Hospital ready to hire again after layoffs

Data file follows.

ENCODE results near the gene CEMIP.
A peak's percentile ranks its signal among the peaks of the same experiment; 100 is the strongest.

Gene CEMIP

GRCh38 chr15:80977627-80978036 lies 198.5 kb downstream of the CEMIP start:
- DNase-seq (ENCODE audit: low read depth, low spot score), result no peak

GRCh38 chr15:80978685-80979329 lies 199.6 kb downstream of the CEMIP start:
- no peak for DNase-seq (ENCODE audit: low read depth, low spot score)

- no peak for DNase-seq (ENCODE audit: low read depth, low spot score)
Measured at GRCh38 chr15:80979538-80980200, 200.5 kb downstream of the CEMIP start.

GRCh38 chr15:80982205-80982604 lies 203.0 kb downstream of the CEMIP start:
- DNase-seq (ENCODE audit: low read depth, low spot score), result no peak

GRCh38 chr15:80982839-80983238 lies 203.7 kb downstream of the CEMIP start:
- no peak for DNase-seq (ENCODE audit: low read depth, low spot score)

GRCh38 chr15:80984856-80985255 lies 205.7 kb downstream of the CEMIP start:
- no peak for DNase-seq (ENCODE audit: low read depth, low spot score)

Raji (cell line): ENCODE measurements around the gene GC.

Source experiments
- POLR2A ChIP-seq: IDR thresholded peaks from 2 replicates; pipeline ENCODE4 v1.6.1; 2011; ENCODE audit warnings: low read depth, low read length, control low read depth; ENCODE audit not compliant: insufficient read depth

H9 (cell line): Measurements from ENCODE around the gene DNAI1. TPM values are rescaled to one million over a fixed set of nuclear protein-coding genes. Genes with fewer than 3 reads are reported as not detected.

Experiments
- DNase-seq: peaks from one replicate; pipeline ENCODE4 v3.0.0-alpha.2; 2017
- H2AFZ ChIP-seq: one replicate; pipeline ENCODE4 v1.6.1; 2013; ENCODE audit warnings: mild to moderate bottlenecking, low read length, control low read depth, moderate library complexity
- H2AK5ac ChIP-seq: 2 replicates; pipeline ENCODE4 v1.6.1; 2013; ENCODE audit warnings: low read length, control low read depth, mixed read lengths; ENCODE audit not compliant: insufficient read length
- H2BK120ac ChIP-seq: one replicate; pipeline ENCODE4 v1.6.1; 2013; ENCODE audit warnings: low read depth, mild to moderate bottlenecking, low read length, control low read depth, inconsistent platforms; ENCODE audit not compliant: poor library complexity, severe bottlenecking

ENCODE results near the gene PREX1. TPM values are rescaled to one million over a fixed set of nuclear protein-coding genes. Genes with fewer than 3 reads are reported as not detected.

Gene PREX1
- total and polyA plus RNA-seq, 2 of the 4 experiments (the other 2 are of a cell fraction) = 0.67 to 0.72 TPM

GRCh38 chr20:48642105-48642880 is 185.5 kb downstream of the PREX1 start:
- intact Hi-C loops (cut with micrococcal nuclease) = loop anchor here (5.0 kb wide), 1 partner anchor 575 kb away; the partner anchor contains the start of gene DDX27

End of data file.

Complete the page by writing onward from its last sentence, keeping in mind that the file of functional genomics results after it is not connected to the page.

Aspen Valley Hospital has hired employees to fill two positions that were eliminated in mass layoffs last April and is currently advertising openings in 12 other jobs, the hospital has confirmed.A hospital spokeswoman said the hiring and current openings are due to routine employee turnover and a normal adjustment process after such a large reduction in force. An AVH employee who was laid off in April said she feels the hospital is “moving in the right direction.” On April 14, 34 employees, nearly 8 percent of the hospital’s work force, were laid off while the institution struggled through a financial crisis.”We have two positions that were eliminated for business reasons that we have filled: a night shift house supervisor and a receptionist in the diagnostic imaging department,” said Ginny Dyche, the hospital’s director of community relations.She said that since the layoffs, the hospital learned those two positions were indispensable.”We had a plan to cover their duties, and that plan didn’t work out as well as we had hoped. So it was decided that the positions should be filled,” Dyche said. “An adjustment process is to be expected after such a large reduction in force.”Neither of the two laid-off employees who filled the positions were rehired, Dyche said. She said the former house supervisor turned down the opportunity to work regular night shifts, and the former receptionist already had another job when the hospital began the hiring process. Dyche refused to release the employees’ names.On the day of the layoffs, hospital officials sent a letter to the terminated employees saying they would be given priority if new positions opened up. “Reduced work force will be given first priority to fill positions depending on qualifications. You can monitor open positions by calling the job hotline or by going to the hospital’s website,” the letter stated in part.Dyche denied rumors that the hospital targeted senior employees in its reduction of force to clear the way for the hiring of untenured employees with lower salaries.”There was never an intention to decrease costs by identifying employees with highest salary or highest tenure. That was not the intention, nor was it practiced at any level during the reduction in force,” she said.Eileen Sullivan, a former AVH obstetrics and emergency room nurse who was laid off in April, said most terminated employees understand why the hospital is currently hiring. She said that while the layoffs weren’t handled with consideration, they were ultimately in the best interest of the hospital.”They are getting their act together. It’s going to take some time,” Sullivan said. “There was a lot of anger about how the layoffs were handled, but they did what they had to do.”I’ve lost my home, my job, my source of stability. But I’ve moved on and I think the hospital has, too.”The hospital is currently advertising openings for 12 positions on its Web site. Dyche said the openings are due to normal levels of attrition: Four people moved from Aspen, one left AVH to enroll in further schooling, three became temporary workers for a national agency, one employee was terminated, two positions were vacated for unknown reasons, and one position is for extra staff to cover vacations.Dyche also confirmed that the hospital has rehired longtime AVH housekeeper Charlie Holloway. At a hospital board meeting following the layoffs, AVH’s nurse council implored the board to rehire Holloway, saying his termination “had left a gaping wound in the morale of the hospital.”The board decided shortly thereafter to authorize his rehiring.Eben Harrell’s e-mail address is email@example.com
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